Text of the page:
Fairfax County Executive Bryan Hill is proposing a $4.85 billion spending plan while maintaining the current real estate tax rate of $1.14 per $100 of assessed value according to his presentation on the FY 2023 Advertised Budget plan at the Board of Supervisors meeting on Feb. 22, 2022, at Fairfax County Government Center.
Because of increased home assessments, the typical homeowner's tax payment would rise by $666, a 9.5 percent increase, according to Hill. "I did have to go back and recalculate that number, but I want you to know that is a true number," Hill said. "I expect mitigating this impact will be a priority.”
In addition, used car prices are soaring. Updated information from JD Power for January 2022 suggests an increase of over 33 percent. Hence, with no changes to the Personal Property Tax rate, the average vehicle tax levy for the taxpayer will increase by about $181 Revenues will increase by $83 million beyond what is included in the Advertised Budget.
Because of increased home assessments, the typical homeowner's tax payment would rise by $666, a 9.5 percent increase
CHAIRMAN Jeffrey C. McKay (D) warned the Board and audience before the County Executive's presentation that Hill's proposal was not the final budget. It was the first stage in a protracted process and schedule that sought public input before board approval.
During the discussion, Supervisor James R. Walkinshaw (D-Braddock) said, "This one is going to shock the heck out of a lot of people. We're going to have to figure out how we can make an adjustment here."
Supervisor Pat Herrity (R-Springfield) said in a statement after the meeting, "The real estate tax increase is on top of the 45 percent increase in real estate taxes over the last decade and comes while residents are facing record inflation, rising gas prices, and continuing to recover from the pandemic. Instead of increasing the burden on our struggling residents, the Board needs to prioritize the critical service issues that are going unaddressed and work to reduce the cost of government."
The proposed budget prioritized compensation for county and Fairfax County Public Schools employees. "The budget proposal includes a 4.01 percent market rate adjustment for all County employees and performance, merit, and longevity increases," Hill said.
In addition, the County's living wage increases to $15.90 an hour; Performance, Merit, and Longevity increases, including a new 25-year step proposed for uniformed pay plans, an average increase of 2.15 percent for non-uniformed; 3.85 percent for uniformed.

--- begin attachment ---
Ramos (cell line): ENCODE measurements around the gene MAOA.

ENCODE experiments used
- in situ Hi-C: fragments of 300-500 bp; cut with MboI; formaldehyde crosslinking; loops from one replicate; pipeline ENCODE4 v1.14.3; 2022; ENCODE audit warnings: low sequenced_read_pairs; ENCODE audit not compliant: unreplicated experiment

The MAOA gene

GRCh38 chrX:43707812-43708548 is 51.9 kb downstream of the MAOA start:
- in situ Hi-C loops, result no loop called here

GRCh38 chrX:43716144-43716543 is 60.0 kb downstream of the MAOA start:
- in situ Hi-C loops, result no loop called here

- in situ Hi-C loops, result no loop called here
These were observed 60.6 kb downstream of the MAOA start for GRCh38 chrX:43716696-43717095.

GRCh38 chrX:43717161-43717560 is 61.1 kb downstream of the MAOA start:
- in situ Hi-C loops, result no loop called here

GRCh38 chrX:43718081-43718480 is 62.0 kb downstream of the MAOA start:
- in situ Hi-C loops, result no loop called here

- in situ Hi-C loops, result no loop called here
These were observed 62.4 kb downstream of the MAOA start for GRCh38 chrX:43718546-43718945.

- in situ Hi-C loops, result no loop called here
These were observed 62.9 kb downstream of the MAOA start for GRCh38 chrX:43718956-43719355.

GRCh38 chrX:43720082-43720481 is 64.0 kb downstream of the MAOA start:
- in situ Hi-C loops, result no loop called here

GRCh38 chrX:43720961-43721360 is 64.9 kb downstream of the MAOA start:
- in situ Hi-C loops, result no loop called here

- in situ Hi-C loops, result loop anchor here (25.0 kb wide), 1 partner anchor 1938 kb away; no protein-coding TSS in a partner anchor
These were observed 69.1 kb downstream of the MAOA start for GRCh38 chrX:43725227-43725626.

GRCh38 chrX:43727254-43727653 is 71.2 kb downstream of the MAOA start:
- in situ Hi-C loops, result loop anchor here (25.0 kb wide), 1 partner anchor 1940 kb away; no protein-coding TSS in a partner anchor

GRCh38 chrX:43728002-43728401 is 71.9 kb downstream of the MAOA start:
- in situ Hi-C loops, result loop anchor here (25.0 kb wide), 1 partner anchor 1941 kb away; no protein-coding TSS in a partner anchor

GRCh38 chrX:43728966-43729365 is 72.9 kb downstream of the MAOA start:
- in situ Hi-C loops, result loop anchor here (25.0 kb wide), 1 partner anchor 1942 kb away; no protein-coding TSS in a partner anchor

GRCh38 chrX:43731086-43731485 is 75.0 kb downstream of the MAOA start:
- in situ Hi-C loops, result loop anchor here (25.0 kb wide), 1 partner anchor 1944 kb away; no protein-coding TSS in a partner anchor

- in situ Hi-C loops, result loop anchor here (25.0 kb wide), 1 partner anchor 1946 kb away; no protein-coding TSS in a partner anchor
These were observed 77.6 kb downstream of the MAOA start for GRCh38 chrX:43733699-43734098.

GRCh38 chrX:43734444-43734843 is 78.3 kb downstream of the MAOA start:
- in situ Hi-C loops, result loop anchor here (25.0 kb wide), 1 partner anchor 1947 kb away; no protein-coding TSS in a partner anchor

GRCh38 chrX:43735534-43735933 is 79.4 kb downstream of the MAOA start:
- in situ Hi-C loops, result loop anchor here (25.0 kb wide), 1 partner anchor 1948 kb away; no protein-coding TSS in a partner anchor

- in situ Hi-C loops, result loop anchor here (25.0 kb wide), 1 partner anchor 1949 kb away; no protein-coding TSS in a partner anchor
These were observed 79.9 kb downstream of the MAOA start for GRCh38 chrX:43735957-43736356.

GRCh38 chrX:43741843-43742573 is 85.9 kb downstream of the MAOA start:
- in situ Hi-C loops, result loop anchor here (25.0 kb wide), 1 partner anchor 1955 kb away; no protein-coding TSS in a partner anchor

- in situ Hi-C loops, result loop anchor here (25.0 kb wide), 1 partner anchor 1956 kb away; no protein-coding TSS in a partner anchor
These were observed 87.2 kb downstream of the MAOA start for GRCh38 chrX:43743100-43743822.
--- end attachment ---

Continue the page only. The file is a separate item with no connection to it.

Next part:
County compensation includes a 5 percent health insurance premium increase in Jan. 2023, and no changes in retirement employer contribution rates.
Tammie Wondong is the President of the Service Employees International Union (SEIU) Virginia 512 Fairfax and a 30-year county employee. "For two years, my co-workers and I have been working on the front lines of the pandemic, with just a 1 percent raise. The rising cost of living and our healthcare increases mean that our paychecks have actually gone down. That's why SEIU members called for fair pay, affordable care, and safe working conditions. Today's proposed budget is one step in that direction, but only collective bargaining can ensure the good jobs and quality public services our community needs."
A summary of the proposed FY 2023 Budget reports net county resources, revenues, and transfers increase by $330.17 million and of the increase: $127.84 million are for county priorities, $117.90 million for schools, $5.17 million for reserve requirements, and a $79.26 million balance for Board consideration.
The proposed budget also fully funds Fairfax County Public Schools’ request of $2.285 billion. Schools are 52.4 percent of General Fund Distribution in FY 2023.
Highlighting investments in board priorities are affordable housing ($1.52 million/7 positions), Diversion First Initiative ($1.05 million/7 positions), Opioid Task Force $0.40 million/3 positions), baseline support for Health Department staff, one public health nurse in all Fairfax County Public Schools, and additional resources for Public Health Readiness ($12.92 million), Language Access Program, and One Fairfax Support ($1.54 million/5 positions).
The proposed budget supports residents facing vulnerability, providing $10.66 million and nine positions; including baseline funds for the Co-Responder Program, Behavioral Health, Equitable School Readiness and Emergency Rental Assistance Program support; and baseline funds for Public Assistance Eligibility Workers, Child Protective Services, and Family First In-Home Services added at Carryover.
"Lastly, we have begun to implement recommendations from the Joint County and Schools Capital Improvement Program Committee," Hill said. A net of 109 positions increases county positions.
Real estate taxes will be the primary source of funding for the County in the fiscal year 2023. Real estate taxes provide about 68 percent of general fund revenue, which is forecasted to increase by 8.1 percent over FY 2022. Taxes on personal property are likely to climb by 10.8 percent.
The proposed budget fully funds the Schools Operating request as included in Superintendent's Proposed Budget, a 5.1 percent increase. Schools budget includes:
* $88 million in increased sales tax and state aid
* 4 percent Market Scale Adjustment for all employees and Step Increases for eligible employees
* Reduction of over $88 million based on lower projected enrollment
* Baseline funding for initiatives previously funded with federal stimulus dollars
* $10 million placeholder for General Assembly actions
The FY 2023 Advertised Budget Plan and the FY 2023-FY 2027 Capital Improvement Program are available online at www.fairfaxcounty.gov/budget.
To provide input, the public can send written testimony or communicate with the Clerk's Office by email at email@example.com. The Board of Supervisors will hold public hearings on the budget April 12-14.